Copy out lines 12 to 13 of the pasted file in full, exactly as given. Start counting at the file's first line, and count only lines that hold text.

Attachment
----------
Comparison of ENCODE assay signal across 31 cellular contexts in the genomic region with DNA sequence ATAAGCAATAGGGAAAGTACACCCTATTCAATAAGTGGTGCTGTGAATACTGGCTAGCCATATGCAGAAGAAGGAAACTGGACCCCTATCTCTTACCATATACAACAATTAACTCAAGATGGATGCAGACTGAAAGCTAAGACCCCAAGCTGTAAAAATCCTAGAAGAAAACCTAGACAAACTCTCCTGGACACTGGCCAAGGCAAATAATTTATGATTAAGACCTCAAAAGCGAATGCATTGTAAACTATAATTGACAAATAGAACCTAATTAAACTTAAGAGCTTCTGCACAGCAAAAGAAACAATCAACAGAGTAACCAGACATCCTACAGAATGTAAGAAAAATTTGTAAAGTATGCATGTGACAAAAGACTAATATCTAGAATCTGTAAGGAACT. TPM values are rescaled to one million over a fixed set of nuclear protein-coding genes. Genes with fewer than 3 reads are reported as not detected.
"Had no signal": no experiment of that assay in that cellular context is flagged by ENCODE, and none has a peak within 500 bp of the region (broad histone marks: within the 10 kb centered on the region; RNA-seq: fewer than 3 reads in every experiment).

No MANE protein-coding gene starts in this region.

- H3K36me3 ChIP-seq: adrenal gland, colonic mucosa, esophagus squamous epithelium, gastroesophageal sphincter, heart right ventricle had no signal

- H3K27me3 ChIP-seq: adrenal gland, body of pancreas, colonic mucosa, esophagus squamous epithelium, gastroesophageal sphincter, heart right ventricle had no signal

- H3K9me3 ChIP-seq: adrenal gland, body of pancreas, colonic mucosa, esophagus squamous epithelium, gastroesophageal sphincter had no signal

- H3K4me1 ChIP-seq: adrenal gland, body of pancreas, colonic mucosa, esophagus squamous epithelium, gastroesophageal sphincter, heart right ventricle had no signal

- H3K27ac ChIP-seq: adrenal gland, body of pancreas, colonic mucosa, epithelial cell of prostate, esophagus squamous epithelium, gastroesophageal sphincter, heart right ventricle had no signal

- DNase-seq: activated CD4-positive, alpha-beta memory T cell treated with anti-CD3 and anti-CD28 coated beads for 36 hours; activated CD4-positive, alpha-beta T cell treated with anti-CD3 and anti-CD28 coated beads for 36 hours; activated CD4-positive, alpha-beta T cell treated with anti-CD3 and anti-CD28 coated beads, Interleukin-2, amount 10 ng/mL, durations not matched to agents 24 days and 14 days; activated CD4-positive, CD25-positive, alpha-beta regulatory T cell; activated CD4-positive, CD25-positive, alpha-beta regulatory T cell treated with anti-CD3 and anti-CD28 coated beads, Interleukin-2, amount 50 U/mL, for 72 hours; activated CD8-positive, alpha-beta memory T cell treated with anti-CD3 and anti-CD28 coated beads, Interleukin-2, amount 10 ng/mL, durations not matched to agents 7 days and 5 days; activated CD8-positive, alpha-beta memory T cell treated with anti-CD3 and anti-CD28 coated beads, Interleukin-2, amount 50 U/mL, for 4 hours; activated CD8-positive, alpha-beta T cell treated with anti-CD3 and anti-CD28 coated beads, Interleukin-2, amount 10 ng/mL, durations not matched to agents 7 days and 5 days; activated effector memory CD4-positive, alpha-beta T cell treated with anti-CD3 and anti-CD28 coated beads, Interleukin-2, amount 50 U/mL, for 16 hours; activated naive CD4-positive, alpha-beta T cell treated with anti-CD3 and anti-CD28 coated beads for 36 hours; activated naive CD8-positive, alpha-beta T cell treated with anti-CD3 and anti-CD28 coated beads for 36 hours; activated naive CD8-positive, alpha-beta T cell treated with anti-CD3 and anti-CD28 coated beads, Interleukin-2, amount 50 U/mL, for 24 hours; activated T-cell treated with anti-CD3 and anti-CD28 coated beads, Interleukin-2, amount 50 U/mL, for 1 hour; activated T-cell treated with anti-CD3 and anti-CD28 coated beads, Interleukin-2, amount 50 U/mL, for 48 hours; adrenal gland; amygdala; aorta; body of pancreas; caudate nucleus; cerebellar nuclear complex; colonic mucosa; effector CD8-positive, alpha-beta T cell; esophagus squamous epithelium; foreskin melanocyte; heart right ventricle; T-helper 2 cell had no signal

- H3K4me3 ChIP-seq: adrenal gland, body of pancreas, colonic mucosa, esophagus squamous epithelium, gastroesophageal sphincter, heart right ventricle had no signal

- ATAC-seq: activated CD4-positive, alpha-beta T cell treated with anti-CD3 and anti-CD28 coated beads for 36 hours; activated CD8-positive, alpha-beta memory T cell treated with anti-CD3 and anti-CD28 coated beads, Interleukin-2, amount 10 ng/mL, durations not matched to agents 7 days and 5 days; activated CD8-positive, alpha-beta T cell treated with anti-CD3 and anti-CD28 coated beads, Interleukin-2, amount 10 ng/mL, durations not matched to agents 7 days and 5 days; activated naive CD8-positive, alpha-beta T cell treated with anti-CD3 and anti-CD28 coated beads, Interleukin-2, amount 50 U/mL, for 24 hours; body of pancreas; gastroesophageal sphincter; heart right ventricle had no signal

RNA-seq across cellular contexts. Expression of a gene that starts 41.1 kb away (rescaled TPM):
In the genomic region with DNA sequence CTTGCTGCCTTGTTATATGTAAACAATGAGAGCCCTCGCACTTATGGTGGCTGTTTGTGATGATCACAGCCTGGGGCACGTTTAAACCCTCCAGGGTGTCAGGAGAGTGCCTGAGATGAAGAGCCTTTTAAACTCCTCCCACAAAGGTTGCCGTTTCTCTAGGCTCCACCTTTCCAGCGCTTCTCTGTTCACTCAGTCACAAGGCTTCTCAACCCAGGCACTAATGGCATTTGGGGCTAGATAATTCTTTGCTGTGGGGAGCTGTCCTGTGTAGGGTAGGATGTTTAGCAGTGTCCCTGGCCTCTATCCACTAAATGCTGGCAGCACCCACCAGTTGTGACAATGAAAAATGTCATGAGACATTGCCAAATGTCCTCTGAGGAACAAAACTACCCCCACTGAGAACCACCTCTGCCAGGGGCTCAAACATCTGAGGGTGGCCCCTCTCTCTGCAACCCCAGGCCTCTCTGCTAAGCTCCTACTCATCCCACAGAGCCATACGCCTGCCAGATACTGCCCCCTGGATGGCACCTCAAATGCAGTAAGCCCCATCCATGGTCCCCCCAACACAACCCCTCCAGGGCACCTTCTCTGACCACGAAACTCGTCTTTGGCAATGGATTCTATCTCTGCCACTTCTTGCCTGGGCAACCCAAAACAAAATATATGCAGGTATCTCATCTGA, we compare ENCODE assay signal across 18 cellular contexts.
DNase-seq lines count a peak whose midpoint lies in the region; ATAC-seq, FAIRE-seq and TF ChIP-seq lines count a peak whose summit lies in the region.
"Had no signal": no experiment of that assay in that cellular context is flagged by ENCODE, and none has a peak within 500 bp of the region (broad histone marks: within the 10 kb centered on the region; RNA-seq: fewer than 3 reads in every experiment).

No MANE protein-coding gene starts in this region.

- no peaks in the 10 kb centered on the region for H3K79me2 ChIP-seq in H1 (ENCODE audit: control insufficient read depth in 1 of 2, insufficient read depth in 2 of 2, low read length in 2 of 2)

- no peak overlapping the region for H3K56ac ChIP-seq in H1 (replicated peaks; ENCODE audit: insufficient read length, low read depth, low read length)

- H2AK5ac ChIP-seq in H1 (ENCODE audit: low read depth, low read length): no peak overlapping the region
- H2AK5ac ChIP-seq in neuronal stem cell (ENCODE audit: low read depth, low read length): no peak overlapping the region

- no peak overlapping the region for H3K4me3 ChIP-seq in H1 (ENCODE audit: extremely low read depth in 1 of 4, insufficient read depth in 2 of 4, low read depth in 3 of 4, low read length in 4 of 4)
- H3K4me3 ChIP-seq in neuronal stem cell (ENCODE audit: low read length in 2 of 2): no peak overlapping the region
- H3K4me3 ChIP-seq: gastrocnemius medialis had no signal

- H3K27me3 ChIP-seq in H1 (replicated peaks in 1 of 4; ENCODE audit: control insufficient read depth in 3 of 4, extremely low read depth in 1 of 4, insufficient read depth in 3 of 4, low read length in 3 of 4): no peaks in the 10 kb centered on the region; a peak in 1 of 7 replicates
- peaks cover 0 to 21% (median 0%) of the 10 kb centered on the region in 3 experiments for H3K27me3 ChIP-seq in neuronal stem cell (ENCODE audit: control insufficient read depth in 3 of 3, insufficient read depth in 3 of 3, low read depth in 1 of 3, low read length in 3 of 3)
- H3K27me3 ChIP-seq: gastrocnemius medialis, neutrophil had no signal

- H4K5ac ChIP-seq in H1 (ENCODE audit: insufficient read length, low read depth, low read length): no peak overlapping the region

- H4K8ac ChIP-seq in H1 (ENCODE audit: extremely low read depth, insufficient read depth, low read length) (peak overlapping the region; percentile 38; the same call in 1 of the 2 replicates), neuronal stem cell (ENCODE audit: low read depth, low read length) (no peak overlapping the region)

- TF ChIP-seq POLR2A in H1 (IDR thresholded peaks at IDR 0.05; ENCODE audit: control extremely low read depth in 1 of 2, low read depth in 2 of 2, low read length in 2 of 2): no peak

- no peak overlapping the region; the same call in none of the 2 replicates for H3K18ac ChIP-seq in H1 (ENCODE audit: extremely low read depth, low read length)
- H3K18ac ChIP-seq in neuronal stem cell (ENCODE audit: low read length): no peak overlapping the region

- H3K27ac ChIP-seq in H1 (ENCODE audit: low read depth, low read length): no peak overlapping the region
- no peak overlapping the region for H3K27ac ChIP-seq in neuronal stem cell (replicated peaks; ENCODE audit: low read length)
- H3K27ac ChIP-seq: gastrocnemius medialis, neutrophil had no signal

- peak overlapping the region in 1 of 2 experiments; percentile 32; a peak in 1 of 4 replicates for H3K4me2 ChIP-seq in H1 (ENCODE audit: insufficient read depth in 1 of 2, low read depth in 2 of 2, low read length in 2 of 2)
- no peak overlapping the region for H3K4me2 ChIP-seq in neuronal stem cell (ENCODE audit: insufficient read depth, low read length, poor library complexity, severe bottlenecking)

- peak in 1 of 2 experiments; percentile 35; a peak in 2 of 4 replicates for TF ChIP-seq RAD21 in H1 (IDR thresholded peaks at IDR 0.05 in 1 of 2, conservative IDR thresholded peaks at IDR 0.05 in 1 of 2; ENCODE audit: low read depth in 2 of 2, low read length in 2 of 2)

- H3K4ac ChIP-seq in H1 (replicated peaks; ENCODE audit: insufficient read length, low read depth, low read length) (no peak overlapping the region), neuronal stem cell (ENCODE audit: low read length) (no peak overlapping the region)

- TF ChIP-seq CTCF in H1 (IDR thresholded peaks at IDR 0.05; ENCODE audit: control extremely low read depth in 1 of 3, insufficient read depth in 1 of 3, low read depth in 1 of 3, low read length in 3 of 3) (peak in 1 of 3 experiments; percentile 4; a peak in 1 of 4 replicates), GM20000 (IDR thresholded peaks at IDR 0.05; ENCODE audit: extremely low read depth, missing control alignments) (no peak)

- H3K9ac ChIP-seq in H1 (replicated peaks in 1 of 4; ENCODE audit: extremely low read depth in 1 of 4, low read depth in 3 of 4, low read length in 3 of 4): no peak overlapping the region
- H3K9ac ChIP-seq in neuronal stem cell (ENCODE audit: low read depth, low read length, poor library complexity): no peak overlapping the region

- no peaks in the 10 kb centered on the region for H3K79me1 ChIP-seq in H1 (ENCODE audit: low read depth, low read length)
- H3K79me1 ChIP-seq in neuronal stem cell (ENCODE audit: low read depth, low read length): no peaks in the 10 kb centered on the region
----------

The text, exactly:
RNA-seq across cellular contexts. Expression of a gene that starts 41.1 kb away (rescaled TPM):
In the genomic region with DNA sequence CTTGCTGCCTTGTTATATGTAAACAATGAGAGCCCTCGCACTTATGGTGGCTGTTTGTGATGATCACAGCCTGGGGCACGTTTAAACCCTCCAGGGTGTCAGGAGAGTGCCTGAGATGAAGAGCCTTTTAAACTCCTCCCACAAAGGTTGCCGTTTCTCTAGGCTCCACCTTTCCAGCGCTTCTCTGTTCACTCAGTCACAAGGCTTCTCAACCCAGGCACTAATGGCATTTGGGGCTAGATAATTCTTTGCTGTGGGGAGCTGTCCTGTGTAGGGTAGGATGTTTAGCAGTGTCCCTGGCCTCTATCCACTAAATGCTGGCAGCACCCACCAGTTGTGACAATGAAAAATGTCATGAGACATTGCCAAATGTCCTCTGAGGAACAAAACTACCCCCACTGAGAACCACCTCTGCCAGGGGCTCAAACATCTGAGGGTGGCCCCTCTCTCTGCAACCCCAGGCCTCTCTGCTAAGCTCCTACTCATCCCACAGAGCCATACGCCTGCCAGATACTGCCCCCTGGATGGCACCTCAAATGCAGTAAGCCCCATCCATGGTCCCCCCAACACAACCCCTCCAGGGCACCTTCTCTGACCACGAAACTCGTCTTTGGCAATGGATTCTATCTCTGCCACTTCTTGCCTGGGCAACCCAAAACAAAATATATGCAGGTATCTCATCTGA, we compare ENCODE assay signal across 18 cellular contexts.